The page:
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A pile-up of grounded planes may drive Indian airfares up 20%

As Indian airlines ground plane after plane, passengers can expect to pay a lot more.

Bloomberg|
Updated: Mar 13, 2019, 06.08 PM IST
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Reuters
Jet-Reuters
Jet Airways India Ltd. has grounded about 40 percent of its fleet after failing to pay lessors as it races to fix its debt woes.
by P R Sanjai

A pilot shortage for one. A cash crunch for another. And now the Boeing Max crisis. As Indian airlines ground plane after plane, passengers can expect to pay a lot more.

Airfares for domestic travel may rise by 20 percent heading into the annual school break, a prime time for families to travel, according to an online booking firm. “At least 50 planes are out of action owing to multiple reasons,” said Sharat Dhall, chief operating officer of the business-to-consumer segment at Yatra Online Pvt Ltd. “That’s an eight percent reduction of domestic airline capacity.”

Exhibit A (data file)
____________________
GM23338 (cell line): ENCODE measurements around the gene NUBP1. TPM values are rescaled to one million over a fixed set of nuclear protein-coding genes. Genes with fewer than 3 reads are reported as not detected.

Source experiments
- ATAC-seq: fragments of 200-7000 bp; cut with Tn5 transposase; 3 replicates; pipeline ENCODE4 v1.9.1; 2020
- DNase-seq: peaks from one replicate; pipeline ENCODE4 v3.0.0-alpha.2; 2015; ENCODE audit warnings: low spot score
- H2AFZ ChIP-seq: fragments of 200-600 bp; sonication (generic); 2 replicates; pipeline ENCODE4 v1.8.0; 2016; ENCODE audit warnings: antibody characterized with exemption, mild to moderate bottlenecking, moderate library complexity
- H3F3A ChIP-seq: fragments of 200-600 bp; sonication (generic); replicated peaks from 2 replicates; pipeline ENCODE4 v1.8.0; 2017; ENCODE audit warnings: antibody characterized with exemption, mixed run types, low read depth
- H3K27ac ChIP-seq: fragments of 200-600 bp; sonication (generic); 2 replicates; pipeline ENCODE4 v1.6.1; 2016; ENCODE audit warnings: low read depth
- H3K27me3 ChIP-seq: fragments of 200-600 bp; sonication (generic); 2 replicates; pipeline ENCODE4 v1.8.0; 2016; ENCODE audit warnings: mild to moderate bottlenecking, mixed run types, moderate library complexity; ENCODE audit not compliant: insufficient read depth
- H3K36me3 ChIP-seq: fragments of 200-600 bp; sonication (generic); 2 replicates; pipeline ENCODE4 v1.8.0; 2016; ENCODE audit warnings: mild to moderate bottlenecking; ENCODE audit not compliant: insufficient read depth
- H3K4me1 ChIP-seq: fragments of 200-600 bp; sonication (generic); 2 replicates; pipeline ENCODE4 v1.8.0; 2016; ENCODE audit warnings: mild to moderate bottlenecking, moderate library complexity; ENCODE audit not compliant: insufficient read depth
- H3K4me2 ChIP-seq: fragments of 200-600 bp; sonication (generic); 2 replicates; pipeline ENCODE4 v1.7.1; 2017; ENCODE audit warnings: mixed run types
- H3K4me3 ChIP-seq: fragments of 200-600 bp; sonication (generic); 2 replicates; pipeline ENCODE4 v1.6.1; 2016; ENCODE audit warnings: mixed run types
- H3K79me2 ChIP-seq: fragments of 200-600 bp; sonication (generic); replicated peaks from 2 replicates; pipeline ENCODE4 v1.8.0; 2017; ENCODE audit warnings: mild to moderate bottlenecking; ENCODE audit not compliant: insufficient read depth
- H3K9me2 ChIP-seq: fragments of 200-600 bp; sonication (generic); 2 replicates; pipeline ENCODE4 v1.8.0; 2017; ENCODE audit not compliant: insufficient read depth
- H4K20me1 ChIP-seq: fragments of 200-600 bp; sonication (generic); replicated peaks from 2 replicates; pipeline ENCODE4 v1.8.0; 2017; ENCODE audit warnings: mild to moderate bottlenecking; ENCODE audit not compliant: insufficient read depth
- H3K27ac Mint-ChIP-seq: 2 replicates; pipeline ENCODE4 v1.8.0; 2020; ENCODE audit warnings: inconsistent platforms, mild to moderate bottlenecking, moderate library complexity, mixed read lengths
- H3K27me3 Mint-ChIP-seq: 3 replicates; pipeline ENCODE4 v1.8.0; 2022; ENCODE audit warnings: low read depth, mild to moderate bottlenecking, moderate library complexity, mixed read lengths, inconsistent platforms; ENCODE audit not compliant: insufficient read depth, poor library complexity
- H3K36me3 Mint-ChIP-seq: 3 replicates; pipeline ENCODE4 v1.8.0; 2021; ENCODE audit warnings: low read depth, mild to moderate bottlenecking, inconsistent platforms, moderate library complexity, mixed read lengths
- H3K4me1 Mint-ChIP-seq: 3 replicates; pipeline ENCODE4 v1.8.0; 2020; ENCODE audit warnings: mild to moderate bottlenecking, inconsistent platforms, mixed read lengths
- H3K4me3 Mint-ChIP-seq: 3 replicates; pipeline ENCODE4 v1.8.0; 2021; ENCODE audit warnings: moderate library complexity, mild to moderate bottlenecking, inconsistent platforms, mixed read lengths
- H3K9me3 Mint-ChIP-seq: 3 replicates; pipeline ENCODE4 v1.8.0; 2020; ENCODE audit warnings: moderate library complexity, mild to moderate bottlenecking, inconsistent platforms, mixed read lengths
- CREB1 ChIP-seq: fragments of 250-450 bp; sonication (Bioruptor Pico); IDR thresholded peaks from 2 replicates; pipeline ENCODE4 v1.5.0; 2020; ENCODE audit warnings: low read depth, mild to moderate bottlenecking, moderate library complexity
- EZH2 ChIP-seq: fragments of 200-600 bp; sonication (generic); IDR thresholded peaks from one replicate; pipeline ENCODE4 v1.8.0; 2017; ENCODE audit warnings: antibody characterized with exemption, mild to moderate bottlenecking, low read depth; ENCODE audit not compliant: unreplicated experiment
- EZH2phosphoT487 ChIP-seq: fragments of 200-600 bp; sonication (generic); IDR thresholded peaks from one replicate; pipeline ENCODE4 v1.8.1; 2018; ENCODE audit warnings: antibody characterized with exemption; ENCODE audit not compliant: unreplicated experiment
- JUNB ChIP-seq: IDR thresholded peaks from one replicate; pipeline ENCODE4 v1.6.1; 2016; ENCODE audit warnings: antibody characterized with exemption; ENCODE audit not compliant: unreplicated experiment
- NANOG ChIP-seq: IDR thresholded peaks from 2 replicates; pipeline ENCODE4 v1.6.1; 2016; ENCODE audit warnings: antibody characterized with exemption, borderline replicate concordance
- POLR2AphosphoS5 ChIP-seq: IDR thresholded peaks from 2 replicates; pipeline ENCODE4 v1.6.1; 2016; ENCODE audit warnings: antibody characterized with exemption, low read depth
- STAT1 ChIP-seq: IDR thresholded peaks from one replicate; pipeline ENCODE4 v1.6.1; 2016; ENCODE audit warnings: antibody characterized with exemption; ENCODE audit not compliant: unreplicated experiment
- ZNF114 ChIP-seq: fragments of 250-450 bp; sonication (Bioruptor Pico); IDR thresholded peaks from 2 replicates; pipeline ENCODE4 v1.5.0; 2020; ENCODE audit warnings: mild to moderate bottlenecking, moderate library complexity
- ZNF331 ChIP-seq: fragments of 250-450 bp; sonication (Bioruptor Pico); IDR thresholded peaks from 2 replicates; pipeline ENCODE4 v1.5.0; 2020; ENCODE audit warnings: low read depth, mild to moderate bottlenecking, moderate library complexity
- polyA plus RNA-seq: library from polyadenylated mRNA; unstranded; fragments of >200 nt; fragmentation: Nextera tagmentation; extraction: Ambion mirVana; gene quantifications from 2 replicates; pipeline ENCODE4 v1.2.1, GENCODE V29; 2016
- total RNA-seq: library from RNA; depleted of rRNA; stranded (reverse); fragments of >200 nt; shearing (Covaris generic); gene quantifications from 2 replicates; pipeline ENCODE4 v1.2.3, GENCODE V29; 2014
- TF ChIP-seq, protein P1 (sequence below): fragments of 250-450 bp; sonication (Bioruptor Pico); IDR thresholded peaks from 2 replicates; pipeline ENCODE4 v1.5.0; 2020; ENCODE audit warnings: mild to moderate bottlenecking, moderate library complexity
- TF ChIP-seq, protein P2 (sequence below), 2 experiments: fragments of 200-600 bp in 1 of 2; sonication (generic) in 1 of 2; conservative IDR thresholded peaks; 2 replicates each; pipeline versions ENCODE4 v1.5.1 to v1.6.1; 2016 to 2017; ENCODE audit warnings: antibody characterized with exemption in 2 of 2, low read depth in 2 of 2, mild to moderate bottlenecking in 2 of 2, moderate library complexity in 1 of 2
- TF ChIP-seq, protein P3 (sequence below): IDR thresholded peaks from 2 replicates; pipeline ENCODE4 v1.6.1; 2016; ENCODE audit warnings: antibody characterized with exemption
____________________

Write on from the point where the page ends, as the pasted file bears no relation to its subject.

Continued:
Clipped Wings
Jet Airways India Ltd. has grounded about 40 percent of its fleet after failing to pay lessors as it races to fix its debt woes. Budget airline SpiceJet Ltd. said Wednesday that it was pulling 12 Boeing 737 Max planes from service after India joined other nations in shutting its skies to the tainted aircraft at the center of two recent crashes. Asia’s biggest low-cost airline by market value, IndiGo, will be canceling dozens of flights everyday over the next two months as it battles a shortage of skilled pilots following an aggressive expansion.

Meanwhile, Indians just keep flying more. The sector recorded 46 straight months of double-digit growth through to June 2018, according to International Air Transport Association, keeping it on course to becoming the third-largest domestic aviation market by 2024.

With robust demand through the holiday season, Dhall says airfares have only way to go: Up.
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